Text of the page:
How does a person’s belief system drive New Year’s Resolutions? Most people do not dwell on the core of “what makes me tick.” For the majority of us, finding our “true” belief about any particular thought/reaction/wish is a jumbled task. Our mind wants to jump around and offer a lot of unsystematic information.
Focusing for longer than a minute on ONE sustained thought takes the steadied mind of a very practiced meditation master.
Einstein is quoted as having said that if he had one hour to save the world he would spend fifty-five minutes defining the problem and only five minutes finding the solution.
So how do I, the common person, go about defining my “problem?” How do I begin to find my way through my mind’s maze of derailments and prejudices? How the heck do I stay focused long enough to figure it out?
Here are two little exercises that might be of some help for those of us who have “monkey minds” when it comes to focusing. And, the labyrinth offers some clues as to our own internal mystery of “who am I, really.”
Number One: Determining (Ir) Rational Beliefs:
A) State Initial Belief or Feeling:
B) Then start writing down the following statements until you can go no further:
If this is true, what does it mean to me? Why would it be upsetting?
Here’s an example of how to use this little formula:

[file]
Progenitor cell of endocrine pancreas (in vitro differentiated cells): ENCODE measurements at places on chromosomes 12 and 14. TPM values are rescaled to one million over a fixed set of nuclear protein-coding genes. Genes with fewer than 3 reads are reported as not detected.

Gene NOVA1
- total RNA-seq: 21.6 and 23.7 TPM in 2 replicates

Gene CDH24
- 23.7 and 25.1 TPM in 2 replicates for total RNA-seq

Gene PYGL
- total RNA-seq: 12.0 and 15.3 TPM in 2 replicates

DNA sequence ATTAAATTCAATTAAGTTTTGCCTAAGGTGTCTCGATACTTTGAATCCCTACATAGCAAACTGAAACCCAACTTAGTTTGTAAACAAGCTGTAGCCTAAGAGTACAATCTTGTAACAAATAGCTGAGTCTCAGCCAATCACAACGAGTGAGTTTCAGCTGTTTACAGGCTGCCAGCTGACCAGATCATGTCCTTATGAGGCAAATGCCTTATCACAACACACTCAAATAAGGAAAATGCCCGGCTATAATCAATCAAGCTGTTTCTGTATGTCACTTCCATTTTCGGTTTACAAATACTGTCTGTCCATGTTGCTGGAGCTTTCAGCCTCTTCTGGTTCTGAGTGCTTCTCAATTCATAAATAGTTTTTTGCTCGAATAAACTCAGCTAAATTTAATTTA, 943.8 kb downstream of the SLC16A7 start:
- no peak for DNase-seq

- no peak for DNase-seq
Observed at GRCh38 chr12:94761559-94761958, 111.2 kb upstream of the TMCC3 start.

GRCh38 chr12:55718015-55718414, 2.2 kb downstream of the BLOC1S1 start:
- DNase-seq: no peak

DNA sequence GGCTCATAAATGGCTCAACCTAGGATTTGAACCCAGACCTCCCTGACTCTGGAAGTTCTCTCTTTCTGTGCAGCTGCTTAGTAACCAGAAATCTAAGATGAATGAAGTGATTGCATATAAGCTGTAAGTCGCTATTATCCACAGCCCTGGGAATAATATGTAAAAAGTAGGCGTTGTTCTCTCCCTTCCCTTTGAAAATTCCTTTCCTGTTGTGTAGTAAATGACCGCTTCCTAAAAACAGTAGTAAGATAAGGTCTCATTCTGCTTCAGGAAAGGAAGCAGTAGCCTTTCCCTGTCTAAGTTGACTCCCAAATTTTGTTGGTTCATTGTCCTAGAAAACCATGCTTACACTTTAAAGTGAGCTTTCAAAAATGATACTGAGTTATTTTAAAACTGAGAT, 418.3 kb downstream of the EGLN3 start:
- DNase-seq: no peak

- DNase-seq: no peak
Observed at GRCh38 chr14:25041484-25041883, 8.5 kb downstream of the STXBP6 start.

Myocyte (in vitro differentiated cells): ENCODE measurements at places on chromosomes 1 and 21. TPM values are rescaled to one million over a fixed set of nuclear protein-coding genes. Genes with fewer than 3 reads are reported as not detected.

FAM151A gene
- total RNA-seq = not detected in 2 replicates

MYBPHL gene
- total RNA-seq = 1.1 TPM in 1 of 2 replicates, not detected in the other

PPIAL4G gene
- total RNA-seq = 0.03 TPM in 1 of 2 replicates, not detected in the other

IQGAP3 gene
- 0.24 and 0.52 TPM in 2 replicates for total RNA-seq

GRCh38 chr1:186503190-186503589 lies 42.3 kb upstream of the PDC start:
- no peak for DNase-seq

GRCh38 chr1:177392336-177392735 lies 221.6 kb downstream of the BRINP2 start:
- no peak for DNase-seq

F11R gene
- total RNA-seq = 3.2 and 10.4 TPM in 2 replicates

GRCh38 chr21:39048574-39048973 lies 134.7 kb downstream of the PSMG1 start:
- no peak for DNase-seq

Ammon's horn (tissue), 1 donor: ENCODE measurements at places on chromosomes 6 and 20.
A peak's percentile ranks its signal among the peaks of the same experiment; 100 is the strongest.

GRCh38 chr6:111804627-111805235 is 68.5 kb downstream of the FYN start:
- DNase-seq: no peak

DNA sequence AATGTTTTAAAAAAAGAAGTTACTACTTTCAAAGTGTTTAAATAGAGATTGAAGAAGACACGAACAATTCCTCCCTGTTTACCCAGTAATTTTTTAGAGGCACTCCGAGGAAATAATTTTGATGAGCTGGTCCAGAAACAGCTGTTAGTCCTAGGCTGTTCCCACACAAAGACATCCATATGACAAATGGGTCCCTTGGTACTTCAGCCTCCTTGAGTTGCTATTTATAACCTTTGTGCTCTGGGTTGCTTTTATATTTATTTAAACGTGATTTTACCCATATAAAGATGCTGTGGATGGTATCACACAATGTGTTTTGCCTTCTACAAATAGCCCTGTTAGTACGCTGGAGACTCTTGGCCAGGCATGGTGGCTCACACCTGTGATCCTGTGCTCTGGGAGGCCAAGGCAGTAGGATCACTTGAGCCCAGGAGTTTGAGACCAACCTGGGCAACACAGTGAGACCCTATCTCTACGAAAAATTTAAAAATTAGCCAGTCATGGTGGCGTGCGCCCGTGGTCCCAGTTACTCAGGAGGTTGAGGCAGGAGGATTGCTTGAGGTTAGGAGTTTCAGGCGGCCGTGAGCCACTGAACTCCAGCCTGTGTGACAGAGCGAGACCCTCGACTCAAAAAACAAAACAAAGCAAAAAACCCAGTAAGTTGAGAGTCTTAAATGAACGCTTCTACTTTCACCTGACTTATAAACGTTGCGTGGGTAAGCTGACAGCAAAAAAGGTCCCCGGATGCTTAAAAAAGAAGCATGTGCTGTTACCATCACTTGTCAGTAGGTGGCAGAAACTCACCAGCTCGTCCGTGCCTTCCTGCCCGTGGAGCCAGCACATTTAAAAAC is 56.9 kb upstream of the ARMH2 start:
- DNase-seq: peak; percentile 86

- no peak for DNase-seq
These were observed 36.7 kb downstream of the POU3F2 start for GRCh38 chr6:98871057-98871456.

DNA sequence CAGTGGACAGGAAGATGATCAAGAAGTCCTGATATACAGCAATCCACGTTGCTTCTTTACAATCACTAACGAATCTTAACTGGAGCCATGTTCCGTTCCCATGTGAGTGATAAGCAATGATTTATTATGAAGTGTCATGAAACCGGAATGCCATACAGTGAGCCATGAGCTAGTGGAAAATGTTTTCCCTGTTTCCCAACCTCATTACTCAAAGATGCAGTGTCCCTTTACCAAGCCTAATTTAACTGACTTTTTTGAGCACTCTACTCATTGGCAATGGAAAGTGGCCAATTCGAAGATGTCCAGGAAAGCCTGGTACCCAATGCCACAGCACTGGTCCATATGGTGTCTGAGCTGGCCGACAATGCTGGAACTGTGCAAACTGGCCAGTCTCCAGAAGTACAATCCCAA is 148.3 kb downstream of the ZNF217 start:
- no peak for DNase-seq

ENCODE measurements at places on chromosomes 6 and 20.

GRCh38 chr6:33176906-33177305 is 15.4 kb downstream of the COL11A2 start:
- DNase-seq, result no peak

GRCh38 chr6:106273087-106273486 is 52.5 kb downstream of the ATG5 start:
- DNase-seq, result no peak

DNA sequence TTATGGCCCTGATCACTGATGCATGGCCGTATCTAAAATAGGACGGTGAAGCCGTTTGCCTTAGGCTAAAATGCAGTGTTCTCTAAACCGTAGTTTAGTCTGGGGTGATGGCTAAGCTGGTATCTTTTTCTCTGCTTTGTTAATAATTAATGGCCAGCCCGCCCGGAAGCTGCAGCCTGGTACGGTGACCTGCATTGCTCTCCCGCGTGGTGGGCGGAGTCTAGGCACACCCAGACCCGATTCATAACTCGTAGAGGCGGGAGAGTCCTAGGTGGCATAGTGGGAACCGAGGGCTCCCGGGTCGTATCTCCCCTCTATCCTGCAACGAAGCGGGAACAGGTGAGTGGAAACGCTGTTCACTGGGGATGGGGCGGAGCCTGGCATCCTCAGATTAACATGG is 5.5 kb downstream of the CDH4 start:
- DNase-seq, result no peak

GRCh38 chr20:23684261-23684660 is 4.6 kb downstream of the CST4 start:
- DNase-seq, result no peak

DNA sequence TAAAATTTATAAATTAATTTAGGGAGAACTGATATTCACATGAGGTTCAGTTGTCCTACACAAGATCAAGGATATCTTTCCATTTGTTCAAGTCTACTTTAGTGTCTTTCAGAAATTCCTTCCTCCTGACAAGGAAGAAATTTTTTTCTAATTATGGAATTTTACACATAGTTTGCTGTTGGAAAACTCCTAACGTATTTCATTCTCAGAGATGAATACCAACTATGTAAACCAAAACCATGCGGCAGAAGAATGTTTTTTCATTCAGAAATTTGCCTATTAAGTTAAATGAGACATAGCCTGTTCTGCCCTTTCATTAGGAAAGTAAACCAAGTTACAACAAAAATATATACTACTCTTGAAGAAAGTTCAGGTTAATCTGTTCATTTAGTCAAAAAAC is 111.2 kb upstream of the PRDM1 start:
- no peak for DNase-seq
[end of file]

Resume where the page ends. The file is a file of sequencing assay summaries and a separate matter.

(From an adolescent) My belief is: I have to get through high school, even though I hate the classes.
If this is true, what does it mean to me? Why would it be upsetting? I don’t like school, except for being with my friends.
If this is true, what does it mean to me? Why would it be upsetting? If some of my friends quit school, I don’t know if I’ll keep going.
If this is true, what does it mean to me? Why would it be upsetting? If I don’t finish school I won’t be able to get a job, my parents will be mad at me.
If this true, what does it mean to me? Why would it be upsetting? I need to be able to get a job and I don’t want my parents mad at me.
If this is true, what does it mean to me? Why would it be upsetting? I need to go finish school even if some of my friends don’t. I have to do this for me, even though I don’t like high school.
If this is true, what does it mean to me? Why would it be upsetting? For who I want to be, I will finish school and get a good job.
As you can see, this adolescent goes from relying on friends to keep him in school, to looking at the belief that staying in an completing school is something that is meaningful to him. He is no longer dependent upon his friend’s actions to determine his own actions.
Number Two: Defining of Who I am by Who I am NOT:
List Three aspects of your core being that you are NOT:
Here’s an example:
- I am not a thief.
- I am not a pessimist.
- I am not one who seeks revenge.
Defining who we are NOT, often helps us understand our deeper held values of who we are and who we would like to aspire to. This little list can be quite powerful, in providing each person with their own scripted values to adhere to.
So perhaps, when thinking about and making New Year’s Resolutions, taking into account our basic, core values within our BELIEF System will help individual goals to go forward, beyond the month of January. Those 55 minutes of “problem solving” and 5 minutes of solution seem to be well worth the hour of effort.
Here’s to wishing you a Happy New Year, with increased knowledge of self and the ability to follow through with your Beliefs, set into actions.
Be gentle with yourself and those of us who aren’t perfect, yet.